Do news stories move markets? Are markets efficiently priced?
These important questions are addressed in this fascinating article:
“How much of the short run volatility of asset prices is due to the arrival of news? How much can be accounted for by other factors like behavioral biases or frictions in the market micro-structure? In today’s markets these questions are difficult to answer because of the complexity of information flows. I use a natural experiment to answer them. During the 18th century a number of British stocks were traded on the Amsterdam exchange and all relevant information from England reached Amsterdam through mail boats. I reconstruct the arrival dates of these boats. This allows me to identify the flow of information directly. I then measure the effect of information on the volatility of the British stocks traded in Amsterdam. Stock prices moved significantly more after the arrival of news. Nevertheless in the absence of new, public information, price changes were still considerable. Volatility in “quiet” periods amounted to between 50 and 703 of that observed in periods with news. I construct a model of share trading with frictions that explains why asset prices move in periods when no new public information reaches the market. The model analyzes how an insider trades on his private information. An informed agent unveils his information only slowly and information asymmetry, although decreasing, remains. Prices will be inherently volatile even if no public news reaches the market. Private information also has an eff on uninformed trading. As information asymmetries gradually decrease, it becomes less costly for uninformed agents to trade. In consequence, uninformed trading increases over time. When the impact of private information on volatility becomes less dominant, a larger fraction of asset price movements is explained by uninformed trading. Empirical results for share trading in 18th century Amsterdam are consistent with the model’s predictions.”
Financial media outlets get a lot of stick these days for negatively influencing investor’s behavior, and perhaps exacerbating market panics with overly ominous headlines. Robert Shiller has even argued that the media are:
“Fundamental propagators of speculative price movements through their efforts to make news interesting to their audience.”
This paper studies this phenomenon in the British Railway mania of the 19th century.
“We examine the role of the news media during the British Railway Mania, arguably one of the largest financial bubbles in history. Our analysis suggests that the press responded to changes in the stock market, and its reporting of recent events may have influenced asset prices. However, we find no evidence that the sentiment of the media, or the attention which it gave to particular stocks, had any influence on exacerbating or ending the Mania. The main contribution of the media was to provide factual information which investors could use to inform their decisions.”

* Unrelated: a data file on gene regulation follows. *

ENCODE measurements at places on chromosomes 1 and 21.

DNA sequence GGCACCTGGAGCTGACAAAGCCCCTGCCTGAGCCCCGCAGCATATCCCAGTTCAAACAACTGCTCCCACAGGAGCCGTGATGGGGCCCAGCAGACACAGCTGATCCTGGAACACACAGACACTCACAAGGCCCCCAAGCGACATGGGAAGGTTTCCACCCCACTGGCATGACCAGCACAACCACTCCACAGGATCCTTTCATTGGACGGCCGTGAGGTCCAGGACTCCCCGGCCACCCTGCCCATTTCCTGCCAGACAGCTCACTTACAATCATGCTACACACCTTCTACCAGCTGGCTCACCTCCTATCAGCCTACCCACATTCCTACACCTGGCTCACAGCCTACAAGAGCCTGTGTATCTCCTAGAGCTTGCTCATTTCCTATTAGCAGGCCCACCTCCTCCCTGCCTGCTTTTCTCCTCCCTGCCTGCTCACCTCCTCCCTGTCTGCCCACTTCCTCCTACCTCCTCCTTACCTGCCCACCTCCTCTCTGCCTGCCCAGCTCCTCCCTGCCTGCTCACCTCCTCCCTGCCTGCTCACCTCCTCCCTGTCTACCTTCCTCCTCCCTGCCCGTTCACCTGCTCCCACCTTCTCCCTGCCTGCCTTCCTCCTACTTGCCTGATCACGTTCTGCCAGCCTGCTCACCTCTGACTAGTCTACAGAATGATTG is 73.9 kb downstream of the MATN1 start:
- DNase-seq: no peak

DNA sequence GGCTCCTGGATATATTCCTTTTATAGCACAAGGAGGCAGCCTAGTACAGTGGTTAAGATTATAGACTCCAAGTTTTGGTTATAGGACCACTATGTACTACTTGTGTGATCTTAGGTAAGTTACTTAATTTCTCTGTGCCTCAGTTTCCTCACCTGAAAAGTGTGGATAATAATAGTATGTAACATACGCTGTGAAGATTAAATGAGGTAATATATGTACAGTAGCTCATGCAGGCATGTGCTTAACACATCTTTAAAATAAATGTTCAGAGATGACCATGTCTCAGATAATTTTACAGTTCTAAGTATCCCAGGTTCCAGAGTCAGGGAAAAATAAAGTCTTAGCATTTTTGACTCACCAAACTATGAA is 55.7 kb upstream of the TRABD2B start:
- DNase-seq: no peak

Using sentiment analysis, this study pores through hundreds of news articles and newspapers to gauge the potential impact of media on stock returns during the Railway Mania.
“Our results suggest that the media may have been affected by stock returns, and that media reporting of recent events may have had an influence on stock prices. However, of most interest is the finding that the sentiment of the media had no impact in hyping railway stock prices, and cannot be blamed for exacerbating the Mania for investing in railway shares.”
“Perhaps of more interest with regards the relationship between the media and a bubble, the results also imply that individual stocks were not successfully hyped by the media. Although those firms which received the most coverage tended to earn higher returns, this was due to standard risk factors, and not due to a psychological bias on the part of investors which could have led to certain stocks being more sought after simply because they received more attention.“
In conclusion, the authors reiterate that the media was not to blame for this speculative mania.
“Our evidence suggests that the media did not play a major role in propagating (or bringing to an end) one of the ‘greatest bubbles in history’. The editorial content of the railway specific media did not boost stock returns during the boom, and the opinion pieces of The Times and the Economist did not cause the market crash. Although those companies which received greater coverage also experienced a greater price reversal, this was primarily due to other risk factors. The media may have played some role in the Mania by disseminating information, but it had little influence on investors via its editorial opinion pieces.”
Headlines during bear markets today have a tendency to give off ‘Armageddon’ vibes (think CNBC’s “Markets in Turmoil”). The newspapers are also a great source for understanding investor’s sentiment in a particular period. Performing text and sentiment analysis on over 35 MILLION (!) newspaper titles, this article compares the content of news articles with other major economic indicators and measures of financial instability.
Also, similar to how we would say that a sign of the market ‘top’ is when bars start showing CNBC instead of sports games, it’s interesting to see the coverage of financial markets in national newspapers change over time in relation to market movements.
In the best chart of the whole article, the author also shares the long-term data for his ‘Financial Stress Indicator’, exhibiting both the exuberant periods where markets are overly calm, and the skyrocketing levels of ‘stress’ are markets are snapped back to reality:
‘In developing this thesis, we made an analysis of the newspaper industry in the United States, using The Wall Street Journal as a case study. This research project includes information and analysis on the evolution of Dow, Jones & Company (parent company of the newspaper) and its direct link to the Wall Street Journal from its initial days and along way this thesis highlights the changes that have been implemented between the 19th and the 21st centuries. This research addresses the troubled business model of the newspaper industry, asking why has it broken, how it broke, and essentially how can it be reinvented?’